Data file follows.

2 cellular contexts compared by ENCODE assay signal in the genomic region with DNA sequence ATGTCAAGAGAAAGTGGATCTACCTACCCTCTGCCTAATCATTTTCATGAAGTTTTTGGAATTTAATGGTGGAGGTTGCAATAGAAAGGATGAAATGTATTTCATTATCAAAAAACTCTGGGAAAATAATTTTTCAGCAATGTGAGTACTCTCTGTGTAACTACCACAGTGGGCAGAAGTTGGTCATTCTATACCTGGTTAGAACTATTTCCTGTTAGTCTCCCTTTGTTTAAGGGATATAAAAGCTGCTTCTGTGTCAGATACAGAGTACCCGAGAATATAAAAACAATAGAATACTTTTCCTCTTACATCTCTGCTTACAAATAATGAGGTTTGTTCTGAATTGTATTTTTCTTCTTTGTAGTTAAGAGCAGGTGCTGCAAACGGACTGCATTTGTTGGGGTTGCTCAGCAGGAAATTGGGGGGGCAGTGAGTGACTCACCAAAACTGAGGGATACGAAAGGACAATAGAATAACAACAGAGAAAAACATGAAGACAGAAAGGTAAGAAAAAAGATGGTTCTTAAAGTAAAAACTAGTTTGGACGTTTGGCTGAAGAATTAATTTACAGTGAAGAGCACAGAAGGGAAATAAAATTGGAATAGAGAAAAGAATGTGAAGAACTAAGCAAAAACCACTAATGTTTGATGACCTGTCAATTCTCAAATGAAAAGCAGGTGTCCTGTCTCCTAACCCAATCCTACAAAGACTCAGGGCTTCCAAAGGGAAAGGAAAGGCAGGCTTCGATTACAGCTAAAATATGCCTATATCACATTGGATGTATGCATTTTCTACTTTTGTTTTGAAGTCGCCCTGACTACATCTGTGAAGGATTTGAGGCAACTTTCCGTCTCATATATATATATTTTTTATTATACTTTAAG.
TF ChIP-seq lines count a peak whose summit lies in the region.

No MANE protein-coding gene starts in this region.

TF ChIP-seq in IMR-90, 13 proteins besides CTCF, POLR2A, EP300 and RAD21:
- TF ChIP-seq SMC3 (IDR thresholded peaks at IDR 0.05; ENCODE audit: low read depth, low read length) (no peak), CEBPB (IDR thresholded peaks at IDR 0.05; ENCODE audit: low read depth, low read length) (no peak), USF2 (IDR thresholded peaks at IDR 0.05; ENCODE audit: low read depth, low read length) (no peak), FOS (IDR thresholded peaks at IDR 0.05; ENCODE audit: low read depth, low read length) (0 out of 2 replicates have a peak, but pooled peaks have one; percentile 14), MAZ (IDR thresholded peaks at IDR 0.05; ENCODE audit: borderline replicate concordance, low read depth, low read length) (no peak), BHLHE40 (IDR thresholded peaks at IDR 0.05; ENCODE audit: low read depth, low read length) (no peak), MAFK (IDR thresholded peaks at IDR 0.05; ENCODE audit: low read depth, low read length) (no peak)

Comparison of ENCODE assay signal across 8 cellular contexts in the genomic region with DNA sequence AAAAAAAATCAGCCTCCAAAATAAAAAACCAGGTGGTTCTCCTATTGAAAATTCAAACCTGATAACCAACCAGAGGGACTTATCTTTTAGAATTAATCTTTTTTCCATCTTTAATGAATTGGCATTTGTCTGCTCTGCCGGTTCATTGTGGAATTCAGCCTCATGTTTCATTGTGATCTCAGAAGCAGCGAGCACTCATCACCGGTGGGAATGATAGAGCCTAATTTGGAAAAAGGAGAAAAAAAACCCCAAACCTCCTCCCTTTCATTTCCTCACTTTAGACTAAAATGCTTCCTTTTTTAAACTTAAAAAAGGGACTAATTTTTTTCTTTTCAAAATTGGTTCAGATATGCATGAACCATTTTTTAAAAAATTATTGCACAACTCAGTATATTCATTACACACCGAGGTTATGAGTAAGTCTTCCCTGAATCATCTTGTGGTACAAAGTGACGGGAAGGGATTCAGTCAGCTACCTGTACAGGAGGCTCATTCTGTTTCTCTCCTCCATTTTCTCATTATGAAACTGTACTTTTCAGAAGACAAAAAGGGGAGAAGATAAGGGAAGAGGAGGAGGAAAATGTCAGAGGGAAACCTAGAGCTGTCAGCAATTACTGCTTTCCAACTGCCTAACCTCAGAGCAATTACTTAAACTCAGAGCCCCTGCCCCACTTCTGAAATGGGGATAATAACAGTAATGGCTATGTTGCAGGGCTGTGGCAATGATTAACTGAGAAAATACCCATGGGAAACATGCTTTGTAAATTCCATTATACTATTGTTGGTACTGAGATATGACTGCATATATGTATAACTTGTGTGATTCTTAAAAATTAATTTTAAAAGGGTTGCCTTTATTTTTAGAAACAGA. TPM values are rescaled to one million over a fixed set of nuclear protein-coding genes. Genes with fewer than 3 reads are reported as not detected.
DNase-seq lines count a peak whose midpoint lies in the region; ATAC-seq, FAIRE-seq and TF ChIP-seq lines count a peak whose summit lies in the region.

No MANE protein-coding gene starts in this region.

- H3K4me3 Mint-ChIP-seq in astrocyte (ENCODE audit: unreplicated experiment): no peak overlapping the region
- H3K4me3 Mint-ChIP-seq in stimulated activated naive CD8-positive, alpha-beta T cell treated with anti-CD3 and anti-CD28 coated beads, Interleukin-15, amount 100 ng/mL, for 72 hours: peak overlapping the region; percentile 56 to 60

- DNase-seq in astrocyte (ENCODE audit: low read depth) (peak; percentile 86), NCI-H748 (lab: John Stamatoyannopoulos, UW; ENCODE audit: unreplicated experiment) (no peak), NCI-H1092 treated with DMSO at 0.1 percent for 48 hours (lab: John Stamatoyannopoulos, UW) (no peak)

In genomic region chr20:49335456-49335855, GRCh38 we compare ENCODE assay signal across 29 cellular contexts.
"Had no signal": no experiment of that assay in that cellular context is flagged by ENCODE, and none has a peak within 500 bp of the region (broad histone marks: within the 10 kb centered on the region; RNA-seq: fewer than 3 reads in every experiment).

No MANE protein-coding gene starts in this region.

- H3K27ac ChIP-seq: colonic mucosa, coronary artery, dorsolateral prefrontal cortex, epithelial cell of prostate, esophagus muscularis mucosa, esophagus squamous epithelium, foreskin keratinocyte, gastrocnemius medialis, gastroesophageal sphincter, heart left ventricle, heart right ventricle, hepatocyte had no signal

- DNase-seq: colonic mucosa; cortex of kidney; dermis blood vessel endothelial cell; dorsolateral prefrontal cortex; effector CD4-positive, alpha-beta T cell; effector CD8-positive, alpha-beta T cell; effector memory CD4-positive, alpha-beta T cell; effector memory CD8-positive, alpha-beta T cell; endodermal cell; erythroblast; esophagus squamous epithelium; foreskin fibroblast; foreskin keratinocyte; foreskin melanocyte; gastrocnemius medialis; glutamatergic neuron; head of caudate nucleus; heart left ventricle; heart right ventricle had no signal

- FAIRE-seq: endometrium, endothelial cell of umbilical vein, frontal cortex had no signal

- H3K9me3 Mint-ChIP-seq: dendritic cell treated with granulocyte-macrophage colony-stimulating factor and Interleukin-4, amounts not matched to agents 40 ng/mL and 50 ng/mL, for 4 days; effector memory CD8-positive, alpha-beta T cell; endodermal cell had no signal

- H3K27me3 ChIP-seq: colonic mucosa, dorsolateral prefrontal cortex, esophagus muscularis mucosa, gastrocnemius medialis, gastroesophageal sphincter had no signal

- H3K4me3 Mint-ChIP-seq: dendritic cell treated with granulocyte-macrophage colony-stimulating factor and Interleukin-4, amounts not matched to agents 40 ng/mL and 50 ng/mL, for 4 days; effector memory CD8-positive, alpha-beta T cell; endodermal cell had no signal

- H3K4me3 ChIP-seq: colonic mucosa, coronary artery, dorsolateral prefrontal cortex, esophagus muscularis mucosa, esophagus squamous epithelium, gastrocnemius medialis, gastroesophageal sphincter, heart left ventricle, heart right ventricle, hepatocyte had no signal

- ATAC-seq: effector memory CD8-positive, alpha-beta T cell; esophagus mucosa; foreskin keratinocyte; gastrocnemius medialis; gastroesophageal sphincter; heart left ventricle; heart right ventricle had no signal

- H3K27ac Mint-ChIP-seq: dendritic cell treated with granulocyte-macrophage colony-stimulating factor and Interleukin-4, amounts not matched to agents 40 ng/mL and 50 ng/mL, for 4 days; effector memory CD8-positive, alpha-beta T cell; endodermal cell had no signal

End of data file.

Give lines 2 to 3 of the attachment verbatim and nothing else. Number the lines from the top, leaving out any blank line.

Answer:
TF ChIP-seq lines count a peak whose summit lies in the region.

No MANE protein-coding gene starts in this region.